National Religious Campaign Against Torture
Purpose Prize Fellow 2009
Gustitus is bringing together congregations of all faiths to change U.S. policy to prohibit torture and inhumane treatment of detainees.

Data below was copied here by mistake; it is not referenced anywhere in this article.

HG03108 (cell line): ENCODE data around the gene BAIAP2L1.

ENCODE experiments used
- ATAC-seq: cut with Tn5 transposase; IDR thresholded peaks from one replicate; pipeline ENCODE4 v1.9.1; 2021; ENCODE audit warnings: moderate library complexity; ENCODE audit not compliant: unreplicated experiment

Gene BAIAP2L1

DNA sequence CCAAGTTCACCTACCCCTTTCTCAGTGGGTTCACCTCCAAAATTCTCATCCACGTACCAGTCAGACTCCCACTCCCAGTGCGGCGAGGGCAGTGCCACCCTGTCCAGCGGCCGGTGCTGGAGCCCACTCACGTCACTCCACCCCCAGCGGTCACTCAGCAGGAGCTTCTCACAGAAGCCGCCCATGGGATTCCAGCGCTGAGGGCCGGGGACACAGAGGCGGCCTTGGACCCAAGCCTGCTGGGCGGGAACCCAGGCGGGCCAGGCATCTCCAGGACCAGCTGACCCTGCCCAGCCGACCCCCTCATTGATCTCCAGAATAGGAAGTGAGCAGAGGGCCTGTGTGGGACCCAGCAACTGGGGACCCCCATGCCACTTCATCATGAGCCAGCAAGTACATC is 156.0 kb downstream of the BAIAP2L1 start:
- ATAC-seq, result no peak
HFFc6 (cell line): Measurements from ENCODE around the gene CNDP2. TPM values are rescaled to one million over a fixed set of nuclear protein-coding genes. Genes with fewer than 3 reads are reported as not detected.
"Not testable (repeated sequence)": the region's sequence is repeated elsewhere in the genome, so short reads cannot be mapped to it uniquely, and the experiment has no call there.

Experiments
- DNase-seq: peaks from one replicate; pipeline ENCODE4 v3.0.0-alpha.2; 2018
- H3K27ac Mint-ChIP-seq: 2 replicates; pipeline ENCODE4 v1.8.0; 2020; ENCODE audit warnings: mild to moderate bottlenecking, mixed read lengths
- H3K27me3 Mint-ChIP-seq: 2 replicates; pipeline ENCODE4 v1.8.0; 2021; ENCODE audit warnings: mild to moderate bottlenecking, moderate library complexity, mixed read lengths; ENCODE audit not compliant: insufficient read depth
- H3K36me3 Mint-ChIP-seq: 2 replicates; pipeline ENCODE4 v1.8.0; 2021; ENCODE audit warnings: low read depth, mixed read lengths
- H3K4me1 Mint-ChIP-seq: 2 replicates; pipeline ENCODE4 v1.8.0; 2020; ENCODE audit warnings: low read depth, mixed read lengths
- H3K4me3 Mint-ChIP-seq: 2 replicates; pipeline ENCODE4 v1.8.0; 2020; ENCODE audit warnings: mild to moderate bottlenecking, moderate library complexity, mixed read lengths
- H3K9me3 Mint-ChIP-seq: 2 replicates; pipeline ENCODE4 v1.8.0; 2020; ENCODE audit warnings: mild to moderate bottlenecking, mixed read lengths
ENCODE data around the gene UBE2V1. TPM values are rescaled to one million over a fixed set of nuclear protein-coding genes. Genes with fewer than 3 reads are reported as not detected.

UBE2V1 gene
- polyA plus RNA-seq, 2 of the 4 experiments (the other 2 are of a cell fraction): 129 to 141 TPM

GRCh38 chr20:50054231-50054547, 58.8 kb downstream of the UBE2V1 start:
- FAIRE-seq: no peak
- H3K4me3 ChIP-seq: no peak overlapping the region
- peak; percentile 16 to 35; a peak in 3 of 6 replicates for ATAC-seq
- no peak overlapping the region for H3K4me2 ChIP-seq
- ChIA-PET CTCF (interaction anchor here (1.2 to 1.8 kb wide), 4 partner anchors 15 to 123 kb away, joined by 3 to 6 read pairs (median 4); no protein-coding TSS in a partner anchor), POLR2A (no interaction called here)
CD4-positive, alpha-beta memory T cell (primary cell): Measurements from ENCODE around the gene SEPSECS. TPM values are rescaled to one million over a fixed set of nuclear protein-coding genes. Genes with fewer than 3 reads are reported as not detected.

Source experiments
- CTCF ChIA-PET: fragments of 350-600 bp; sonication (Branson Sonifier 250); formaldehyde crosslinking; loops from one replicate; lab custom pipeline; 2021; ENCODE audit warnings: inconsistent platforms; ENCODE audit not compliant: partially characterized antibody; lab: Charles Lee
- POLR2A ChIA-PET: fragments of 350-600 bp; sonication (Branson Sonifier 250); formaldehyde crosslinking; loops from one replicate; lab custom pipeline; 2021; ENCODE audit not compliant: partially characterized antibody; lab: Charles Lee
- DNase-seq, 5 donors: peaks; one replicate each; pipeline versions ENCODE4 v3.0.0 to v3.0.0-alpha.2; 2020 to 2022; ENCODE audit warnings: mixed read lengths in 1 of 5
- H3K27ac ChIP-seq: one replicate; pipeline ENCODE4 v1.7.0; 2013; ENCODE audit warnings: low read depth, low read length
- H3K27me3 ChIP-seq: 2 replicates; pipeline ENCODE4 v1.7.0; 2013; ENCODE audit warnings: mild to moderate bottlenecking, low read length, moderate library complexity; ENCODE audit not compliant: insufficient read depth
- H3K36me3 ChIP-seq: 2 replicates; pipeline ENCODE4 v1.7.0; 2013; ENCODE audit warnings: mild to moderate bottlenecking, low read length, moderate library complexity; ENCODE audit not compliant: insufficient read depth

In 2003 at age 55, Gustitus retired from a nearly 30-year career in government, including time as chief of staff for U.S. Senator Carl Levin of Michigan. While she was never involved in human rights issues, Gustitus became so outraged when she learned the United States was engaging in torture that in 2005 she organized the members of her church – and of other congregations – to begin regular anti-torture vigils. The next year, Gustitus helped found the National Religious Campaign Against Torture to educate people of all faiths about torture and to petition Congress and the President to stop it. “I have had the opportunity to meaningfully put my time and talents into a significant issue about which I care deeply,” says Gustitus, 61. Along with pushing for an end to torture on the federal level, Gustitus’ campaign provides resources for congregations to help individuals learn about and explore the implications of torture within a religious framework. In 2007, the National Religious Campaign Against Torture teamed with Evangelicals for Human Rights and the Center for Victims of Torture to form the Campaign to Ban Torture, which garnered support from prominent individuals to call for a presidential executive order banning torture. On his second day in office, President Obama issued such an order.